Coming hot off the theatrical release of the 1986 movie, "My Little Pony: The Movie," Marvel Productions and Sunbow Entertainment partnered again to create a successor to the film in "My Little Pony n' Friends." The first half of every episode featured a "My Little Pony" segment backed up by another segment based on other Hasbro franchises, including "The Glo Friends," "MoonDreamers" and the "Potato Head Kids."

The first 10 "My Little Pony" segments which aired served as a direct sequel to the original film titled, "The End of Flutter Valley." The series followed the titular Little Pony's adventures in the magical realm of Ponyland. Though the Ponies have a peaceful homestead in Paradise Estate, the show regularly saw the Ponies doing battle with malevolent magical creatures that sought to destroy or enslave the Ponies. The Ponies were regularly assisted by three human siblings, Megan, Danny and Molly, who would visit by flying across a Rainbow to Paradise Estate, as well as Moochick, a wise and magical gnome who lived nearby the Pony's home.



Though Marvel Productions' relationship with Sunbow Entertainment and Hasbro began with the two animated "G.I. Joe: A Real American Hero" miniseries and the accompanying comic series in 1983 and 1984, "G.I. Joe" wouldn't become its own full-fledged series until 1985 after the three companies had again partnered for "The Transformers." The show took some inspiration from the Marvel comic series, but given the restrictions put on the show none of the characters were allowed to be shown using actual guns and characters were never killed on screen.

Considering the show's primary purpose was to sell action figures, "G.I. Joe: A Real American Hero" featured a staggering number of characters, with the focus shifting to whatever characters had action figures being sold at the time. As a result, the roster changed quite a bit over the course of the show and often without explanation. The show proved to be a breakout success, and a total of 95 episodes were produced in addition to "G.I. Joe: The Movie," which followed the events of season two. Though a third season was in development for the show, Marvel lost the license to their competitors at DiC during pre-production.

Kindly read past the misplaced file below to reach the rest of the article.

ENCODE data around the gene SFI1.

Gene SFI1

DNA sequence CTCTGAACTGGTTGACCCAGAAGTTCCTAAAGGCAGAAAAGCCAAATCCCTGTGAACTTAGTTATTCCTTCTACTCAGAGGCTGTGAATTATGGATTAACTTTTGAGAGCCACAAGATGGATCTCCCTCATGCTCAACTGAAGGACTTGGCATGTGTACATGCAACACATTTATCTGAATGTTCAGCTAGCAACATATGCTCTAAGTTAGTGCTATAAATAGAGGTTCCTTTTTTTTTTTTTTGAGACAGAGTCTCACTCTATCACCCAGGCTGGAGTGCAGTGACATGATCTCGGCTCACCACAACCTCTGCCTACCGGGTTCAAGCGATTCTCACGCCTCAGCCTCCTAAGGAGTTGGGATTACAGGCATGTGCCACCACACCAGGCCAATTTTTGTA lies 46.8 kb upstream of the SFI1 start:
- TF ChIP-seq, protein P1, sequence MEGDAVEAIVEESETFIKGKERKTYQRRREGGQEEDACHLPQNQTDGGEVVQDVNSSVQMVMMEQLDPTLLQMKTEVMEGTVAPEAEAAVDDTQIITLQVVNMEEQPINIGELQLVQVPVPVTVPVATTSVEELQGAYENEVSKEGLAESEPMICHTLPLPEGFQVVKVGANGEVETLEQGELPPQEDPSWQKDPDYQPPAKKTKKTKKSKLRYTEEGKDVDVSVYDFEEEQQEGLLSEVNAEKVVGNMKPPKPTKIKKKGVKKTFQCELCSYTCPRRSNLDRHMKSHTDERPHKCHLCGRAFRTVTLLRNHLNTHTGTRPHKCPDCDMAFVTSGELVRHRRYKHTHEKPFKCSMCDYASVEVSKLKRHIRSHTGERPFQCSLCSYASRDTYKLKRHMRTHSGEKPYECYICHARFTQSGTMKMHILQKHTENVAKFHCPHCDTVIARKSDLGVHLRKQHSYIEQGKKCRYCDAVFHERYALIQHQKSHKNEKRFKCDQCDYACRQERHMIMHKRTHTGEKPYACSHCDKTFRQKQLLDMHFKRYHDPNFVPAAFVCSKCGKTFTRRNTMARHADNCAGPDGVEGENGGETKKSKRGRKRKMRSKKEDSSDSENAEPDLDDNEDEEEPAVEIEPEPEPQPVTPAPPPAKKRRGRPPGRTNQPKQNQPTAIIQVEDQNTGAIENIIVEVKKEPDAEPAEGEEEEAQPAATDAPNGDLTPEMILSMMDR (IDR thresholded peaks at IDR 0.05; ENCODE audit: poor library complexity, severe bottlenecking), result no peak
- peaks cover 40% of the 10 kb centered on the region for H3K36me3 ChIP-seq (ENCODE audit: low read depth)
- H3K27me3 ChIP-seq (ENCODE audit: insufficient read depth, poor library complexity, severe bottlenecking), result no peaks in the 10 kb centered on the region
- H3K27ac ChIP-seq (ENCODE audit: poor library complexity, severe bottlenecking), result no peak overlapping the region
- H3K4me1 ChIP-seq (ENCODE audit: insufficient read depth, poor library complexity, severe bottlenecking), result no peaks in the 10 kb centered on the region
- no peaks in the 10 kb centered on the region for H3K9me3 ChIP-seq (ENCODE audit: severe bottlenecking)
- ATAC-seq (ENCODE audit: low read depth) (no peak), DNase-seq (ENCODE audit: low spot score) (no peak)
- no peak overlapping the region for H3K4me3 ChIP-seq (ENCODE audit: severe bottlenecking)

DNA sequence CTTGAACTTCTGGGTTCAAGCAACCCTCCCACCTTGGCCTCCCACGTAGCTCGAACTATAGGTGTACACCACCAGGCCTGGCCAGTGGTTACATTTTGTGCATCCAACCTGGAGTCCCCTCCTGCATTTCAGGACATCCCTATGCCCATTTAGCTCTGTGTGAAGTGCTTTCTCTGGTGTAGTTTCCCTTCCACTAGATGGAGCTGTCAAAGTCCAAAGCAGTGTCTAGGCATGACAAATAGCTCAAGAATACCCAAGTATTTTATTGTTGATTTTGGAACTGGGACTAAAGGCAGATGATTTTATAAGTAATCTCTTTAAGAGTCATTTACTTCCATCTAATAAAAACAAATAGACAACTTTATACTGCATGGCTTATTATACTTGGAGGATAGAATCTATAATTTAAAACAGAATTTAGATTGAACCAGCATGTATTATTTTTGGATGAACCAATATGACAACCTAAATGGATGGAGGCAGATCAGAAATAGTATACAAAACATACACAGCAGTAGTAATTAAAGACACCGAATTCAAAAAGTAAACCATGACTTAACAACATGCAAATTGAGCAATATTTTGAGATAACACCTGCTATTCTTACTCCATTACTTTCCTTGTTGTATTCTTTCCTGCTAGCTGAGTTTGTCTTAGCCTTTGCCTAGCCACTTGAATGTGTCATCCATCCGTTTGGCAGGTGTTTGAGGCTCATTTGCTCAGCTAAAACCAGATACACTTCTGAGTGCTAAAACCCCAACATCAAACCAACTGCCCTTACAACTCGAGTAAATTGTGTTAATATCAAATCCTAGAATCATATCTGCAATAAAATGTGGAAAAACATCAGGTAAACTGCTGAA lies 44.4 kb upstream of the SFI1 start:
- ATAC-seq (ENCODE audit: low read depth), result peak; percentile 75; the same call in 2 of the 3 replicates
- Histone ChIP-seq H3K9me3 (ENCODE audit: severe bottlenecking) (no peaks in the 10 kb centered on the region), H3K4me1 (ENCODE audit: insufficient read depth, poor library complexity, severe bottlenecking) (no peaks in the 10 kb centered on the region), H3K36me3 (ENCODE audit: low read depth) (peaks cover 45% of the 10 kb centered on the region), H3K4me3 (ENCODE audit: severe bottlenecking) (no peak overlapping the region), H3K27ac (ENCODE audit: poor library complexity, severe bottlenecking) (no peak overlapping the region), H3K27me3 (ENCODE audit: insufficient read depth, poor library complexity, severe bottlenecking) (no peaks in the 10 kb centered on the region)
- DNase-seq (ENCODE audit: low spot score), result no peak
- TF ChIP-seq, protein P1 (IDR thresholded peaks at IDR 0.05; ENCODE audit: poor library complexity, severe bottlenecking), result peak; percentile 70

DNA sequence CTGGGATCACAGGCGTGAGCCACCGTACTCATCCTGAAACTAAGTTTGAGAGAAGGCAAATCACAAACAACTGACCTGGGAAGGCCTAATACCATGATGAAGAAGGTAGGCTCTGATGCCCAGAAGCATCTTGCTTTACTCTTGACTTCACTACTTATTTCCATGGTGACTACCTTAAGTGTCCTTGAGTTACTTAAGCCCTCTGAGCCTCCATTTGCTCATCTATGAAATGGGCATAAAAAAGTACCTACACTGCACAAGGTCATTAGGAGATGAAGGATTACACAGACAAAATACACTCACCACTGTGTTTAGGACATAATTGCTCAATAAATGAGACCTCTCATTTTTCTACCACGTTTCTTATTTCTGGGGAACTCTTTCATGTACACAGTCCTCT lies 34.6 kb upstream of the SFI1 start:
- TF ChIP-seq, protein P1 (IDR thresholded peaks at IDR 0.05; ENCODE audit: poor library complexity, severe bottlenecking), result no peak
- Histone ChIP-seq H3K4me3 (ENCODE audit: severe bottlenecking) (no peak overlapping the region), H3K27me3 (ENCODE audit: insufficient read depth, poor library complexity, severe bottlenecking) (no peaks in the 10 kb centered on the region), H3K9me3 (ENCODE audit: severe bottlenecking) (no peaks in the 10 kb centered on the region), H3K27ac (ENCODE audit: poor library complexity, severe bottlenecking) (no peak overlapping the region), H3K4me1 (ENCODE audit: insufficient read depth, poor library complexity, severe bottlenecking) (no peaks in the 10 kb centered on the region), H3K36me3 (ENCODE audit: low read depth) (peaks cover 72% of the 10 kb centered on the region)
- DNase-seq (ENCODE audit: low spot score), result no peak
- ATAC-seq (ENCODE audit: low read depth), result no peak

The incredibly successful "Jim Henson's Muppet Babies" was co-produced by Marvel Productions and The Jim Henson Company. The show followed the adventures of childhood versions of the Muppets being raised by a human woman named Nanny who was only shown from the torso down. The show's immense popularity is often credited for beginning the trend of the "babyfication" of well-established characters that was a staple of Saturday morning cartoons in the '80s and early '90s.

At the peak of its popularity, "Jim Henson's Muppet Babies" was often being played in 90-minute blocks and remained in syndication for years after the series had ended. The seven-time Emmy award-winning show ran for a staggering eight seasons with 107 episodes being produced in total, and spawned a monthly comic by Marvel's imprint Star Comics from 1985 to 1989, multiple albums of original music and countless pieces of merchandise. Ironically, both The Muppets and Marvel have both since been separately acquired by The Walt Disney Company.

Which was your favorite Marvel Productions cartoon? Let us know in the comments below!

Next 10 Image Comics Heroes That Became The Villain

More in Lists